In 1999, the documentary film American Movie captured the day-to-day struggles of Milwaukee based independent filmmaker Mark Borchardt. At the beginning of the film, Borchardt outlines a feature film he’s struggling to make. That film is called Northwestern, but Borchardt switches gears and decides to finish his short film ,Coven, in hopes that a successfully distributed short will allow him to secure funding and distribution for his masterpiece.
The doc is a classic that pictures Borchardt and his oddball film company in the throes of trying to realize what seems like an impossible dream: to create a great work of art while simultaneously tripping over themselves, their bad habits, troubled lives and the pressures of grinding out a creative life in the midst of working class America.
The doc made Borchardt famous and his finished cut of Coven proves that his dream of being a filmmaker was fueled by real vision and energy all along: The film is shot in starkly contrasting blacks and whites and Borchardt’s spooky framing of the desolate Wisconsin countryside in winter recalls George Romero’s compositions of the Pennsylvania countryside in Borchardt’s favorite film, Night of the Living Dead. And the director’s turn in front of the camera in the lead role of a writer struggling with drugs and alcohol is also commendable.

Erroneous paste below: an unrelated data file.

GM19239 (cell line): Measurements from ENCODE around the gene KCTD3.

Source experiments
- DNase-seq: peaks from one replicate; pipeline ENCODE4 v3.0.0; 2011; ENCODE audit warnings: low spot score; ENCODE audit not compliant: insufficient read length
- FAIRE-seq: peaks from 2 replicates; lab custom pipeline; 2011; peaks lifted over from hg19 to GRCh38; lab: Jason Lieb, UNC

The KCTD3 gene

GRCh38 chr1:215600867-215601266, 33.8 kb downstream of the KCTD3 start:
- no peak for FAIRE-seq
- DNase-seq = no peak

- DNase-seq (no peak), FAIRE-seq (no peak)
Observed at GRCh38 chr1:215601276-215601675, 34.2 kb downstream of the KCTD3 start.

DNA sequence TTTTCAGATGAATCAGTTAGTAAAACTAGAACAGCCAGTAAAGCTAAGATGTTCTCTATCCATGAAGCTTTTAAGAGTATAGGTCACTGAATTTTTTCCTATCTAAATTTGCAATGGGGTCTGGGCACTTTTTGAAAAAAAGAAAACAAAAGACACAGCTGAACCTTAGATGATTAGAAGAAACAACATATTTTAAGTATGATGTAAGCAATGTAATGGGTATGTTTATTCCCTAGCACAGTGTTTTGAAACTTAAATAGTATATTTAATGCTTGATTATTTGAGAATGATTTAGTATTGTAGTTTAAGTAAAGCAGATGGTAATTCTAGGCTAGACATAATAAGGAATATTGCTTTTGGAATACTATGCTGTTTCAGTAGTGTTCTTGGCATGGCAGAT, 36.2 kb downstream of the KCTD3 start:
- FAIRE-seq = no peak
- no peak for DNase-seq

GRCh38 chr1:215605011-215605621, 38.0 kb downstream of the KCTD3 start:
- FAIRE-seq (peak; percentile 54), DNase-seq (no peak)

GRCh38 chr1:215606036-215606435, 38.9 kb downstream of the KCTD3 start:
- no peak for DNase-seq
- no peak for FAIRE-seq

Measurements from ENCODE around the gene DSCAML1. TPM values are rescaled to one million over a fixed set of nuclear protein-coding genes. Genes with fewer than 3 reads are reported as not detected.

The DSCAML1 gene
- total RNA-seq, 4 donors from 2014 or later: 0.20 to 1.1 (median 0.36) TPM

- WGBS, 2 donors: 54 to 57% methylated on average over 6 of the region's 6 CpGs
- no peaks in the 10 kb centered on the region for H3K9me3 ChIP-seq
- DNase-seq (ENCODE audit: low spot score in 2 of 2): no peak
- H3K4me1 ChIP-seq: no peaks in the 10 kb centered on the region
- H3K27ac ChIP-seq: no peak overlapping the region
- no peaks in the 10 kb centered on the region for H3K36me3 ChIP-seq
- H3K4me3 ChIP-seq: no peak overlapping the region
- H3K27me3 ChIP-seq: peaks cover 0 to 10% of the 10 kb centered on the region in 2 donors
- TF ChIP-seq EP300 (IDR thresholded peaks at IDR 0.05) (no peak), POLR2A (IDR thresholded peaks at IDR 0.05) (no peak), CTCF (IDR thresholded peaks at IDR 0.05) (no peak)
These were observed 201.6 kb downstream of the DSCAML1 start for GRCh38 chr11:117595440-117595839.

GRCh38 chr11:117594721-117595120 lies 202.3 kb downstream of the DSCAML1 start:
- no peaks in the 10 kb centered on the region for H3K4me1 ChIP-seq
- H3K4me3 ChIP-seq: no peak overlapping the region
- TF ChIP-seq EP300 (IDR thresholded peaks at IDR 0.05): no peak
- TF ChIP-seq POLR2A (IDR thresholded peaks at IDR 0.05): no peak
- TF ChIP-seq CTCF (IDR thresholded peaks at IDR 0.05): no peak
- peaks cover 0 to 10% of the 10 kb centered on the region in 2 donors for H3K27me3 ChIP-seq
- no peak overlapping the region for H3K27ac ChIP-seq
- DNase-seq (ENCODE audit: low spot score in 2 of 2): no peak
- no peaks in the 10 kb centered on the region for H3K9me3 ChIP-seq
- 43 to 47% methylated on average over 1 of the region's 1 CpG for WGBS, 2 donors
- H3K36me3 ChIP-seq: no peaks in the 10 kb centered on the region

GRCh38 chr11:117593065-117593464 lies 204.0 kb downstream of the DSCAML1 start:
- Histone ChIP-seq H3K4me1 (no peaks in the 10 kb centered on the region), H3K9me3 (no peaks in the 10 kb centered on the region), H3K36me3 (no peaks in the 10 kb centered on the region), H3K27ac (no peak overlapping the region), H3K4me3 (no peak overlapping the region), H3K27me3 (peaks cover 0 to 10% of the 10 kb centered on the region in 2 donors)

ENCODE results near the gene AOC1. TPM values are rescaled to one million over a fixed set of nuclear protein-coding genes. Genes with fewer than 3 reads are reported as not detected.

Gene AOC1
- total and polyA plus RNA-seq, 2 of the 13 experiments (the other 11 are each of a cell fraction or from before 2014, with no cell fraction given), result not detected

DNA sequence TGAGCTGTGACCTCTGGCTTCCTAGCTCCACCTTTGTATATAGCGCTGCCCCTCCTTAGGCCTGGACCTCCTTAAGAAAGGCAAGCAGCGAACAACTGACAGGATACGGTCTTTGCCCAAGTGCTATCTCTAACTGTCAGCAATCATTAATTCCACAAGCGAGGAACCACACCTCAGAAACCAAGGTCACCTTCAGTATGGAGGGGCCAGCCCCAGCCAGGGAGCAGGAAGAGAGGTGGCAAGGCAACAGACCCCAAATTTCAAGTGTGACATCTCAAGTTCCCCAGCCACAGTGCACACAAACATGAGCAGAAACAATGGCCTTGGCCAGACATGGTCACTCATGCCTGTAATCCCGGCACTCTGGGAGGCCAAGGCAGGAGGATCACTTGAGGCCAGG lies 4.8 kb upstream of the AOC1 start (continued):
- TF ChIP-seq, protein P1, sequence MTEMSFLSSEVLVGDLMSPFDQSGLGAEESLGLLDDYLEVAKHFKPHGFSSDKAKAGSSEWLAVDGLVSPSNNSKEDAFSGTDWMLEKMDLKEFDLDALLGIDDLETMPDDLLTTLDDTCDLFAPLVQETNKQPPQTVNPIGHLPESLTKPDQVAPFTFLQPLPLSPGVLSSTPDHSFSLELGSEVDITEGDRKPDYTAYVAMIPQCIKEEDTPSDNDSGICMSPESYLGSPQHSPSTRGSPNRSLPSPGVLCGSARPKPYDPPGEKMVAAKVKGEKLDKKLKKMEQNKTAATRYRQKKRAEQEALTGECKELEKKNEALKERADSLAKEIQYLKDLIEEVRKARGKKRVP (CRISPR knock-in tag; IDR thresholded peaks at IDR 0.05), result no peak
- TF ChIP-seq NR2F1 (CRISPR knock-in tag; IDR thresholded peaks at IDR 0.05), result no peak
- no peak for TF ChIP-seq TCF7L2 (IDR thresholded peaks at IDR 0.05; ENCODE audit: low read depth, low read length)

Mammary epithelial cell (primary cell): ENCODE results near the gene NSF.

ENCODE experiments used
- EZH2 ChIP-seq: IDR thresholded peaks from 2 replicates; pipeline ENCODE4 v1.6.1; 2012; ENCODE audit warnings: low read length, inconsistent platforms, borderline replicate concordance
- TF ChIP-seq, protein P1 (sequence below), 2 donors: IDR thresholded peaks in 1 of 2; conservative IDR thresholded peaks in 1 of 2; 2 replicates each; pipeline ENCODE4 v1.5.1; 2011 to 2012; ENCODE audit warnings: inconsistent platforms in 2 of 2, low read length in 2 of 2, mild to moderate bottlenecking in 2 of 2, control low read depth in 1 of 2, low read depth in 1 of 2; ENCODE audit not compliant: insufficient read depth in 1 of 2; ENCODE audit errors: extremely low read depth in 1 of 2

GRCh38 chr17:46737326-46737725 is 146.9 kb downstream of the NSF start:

In the film, Mike is a freelance writer who’s barely making a living. He takes pills to work long hours and drinks so he can sleep. After a close call that lands him in the hospital, a friend convinces Mike to attend a support group meeting. But is the group just the helpful organization they claim to be or something more sinister?